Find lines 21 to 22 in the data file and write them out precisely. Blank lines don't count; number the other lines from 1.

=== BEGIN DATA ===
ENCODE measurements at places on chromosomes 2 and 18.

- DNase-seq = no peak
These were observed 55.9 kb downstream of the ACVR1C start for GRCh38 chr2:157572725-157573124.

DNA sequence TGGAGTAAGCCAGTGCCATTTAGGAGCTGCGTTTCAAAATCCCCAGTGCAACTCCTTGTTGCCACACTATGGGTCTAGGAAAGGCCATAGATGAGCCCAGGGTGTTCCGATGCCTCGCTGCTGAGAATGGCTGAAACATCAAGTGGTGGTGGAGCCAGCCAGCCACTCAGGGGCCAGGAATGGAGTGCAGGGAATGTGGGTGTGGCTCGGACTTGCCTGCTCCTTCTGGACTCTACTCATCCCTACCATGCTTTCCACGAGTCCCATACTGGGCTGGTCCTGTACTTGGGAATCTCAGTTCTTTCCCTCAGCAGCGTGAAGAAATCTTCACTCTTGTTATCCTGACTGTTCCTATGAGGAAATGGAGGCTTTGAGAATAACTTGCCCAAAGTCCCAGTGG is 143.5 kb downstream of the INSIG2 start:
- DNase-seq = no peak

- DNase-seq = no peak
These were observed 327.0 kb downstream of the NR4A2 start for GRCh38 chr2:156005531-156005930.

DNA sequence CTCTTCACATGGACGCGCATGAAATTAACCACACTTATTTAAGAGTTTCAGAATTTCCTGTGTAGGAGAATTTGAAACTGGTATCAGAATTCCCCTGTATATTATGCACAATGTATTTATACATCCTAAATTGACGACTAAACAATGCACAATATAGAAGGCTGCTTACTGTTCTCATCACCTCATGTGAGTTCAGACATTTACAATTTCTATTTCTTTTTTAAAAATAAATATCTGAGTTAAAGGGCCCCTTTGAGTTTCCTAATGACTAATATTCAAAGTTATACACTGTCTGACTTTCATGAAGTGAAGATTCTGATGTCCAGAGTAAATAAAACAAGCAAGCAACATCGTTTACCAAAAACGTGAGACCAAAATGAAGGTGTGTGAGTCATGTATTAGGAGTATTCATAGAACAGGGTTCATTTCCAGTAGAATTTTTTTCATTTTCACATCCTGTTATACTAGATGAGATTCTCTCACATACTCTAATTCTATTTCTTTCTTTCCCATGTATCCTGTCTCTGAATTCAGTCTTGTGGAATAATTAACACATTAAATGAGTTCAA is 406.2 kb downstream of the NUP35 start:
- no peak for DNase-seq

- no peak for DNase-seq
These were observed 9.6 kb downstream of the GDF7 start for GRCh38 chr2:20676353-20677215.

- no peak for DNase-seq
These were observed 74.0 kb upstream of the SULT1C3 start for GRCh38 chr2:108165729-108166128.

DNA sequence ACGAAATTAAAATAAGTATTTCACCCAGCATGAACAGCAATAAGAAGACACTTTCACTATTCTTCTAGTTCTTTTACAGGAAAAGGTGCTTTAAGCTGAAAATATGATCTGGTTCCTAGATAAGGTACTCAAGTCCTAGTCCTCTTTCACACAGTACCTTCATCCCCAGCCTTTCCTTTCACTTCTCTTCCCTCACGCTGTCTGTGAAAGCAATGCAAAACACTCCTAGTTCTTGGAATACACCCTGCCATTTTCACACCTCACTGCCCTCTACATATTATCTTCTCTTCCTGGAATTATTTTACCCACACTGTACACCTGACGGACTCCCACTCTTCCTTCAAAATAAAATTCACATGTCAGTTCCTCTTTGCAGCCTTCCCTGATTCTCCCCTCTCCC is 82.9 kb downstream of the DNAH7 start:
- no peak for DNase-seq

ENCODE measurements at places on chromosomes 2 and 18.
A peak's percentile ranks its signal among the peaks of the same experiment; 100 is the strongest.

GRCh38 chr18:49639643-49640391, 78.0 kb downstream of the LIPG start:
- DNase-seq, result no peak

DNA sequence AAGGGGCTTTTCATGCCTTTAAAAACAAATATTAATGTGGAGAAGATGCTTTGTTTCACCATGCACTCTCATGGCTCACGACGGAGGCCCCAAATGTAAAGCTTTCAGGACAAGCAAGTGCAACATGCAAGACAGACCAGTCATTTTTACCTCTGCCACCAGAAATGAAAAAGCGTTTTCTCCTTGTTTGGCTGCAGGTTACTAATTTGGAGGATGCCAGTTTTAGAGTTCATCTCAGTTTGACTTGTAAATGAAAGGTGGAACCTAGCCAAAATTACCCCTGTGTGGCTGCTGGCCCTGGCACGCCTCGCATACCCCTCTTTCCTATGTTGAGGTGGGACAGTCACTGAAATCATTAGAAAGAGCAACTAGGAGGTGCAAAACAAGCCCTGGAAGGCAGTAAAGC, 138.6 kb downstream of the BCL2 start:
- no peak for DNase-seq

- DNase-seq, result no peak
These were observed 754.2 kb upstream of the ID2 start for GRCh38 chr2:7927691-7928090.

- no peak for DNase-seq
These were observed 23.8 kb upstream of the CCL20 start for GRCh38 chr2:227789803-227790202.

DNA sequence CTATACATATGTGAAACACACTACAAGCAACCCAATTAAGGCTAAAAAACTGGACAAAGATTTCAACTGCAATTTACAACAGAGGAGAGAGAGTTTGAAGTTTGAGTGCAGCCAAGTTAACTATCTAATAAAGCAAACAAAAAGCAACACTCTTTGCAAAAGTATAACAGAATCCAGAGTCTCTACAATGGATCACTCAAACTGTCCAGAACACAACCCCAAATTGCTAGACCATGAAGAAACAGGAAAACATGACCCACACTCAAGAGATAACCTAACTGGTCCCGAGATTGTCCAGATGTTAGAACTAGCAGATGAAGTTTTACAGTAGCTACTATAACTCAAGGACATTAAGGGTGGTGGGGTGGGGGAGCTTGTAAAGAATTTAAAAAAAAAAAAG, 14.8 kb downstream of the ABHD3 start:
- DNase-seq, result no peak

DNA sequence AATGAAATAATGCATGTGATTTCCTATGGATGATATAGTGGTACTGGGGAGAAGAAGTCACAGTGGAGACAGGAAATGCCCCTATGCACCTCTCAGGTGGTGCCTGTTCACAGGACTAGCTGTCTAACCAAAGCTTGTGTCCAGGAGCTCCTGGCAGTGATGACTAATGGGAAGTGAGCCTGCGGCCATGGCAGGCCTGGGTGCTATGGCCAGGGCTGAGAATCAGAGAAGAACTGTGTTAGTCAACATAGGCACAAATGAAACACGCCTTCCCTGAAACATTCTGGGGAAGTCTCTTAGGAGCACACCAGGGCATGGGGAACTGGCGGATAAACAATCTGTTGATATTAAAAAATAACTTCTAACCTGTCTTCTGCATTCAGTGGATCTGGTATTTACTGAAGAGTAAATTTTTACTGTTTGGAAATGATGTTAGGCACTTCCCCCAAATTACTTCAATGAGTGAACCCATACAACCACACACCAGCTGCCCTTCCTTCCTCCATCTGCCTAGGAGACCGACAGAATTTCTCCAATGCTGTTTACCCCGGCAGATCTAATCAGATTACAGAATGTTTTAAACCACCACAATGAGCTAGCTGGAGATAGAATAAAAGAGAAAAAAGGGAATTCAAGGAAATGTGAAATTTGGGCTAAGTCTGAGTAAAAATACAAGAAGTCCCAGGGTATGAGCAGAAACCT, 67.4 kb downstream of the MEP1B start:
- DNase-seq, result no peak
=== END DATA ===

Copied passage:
- no peak for DNase-seq

- DNase-seq, result no peak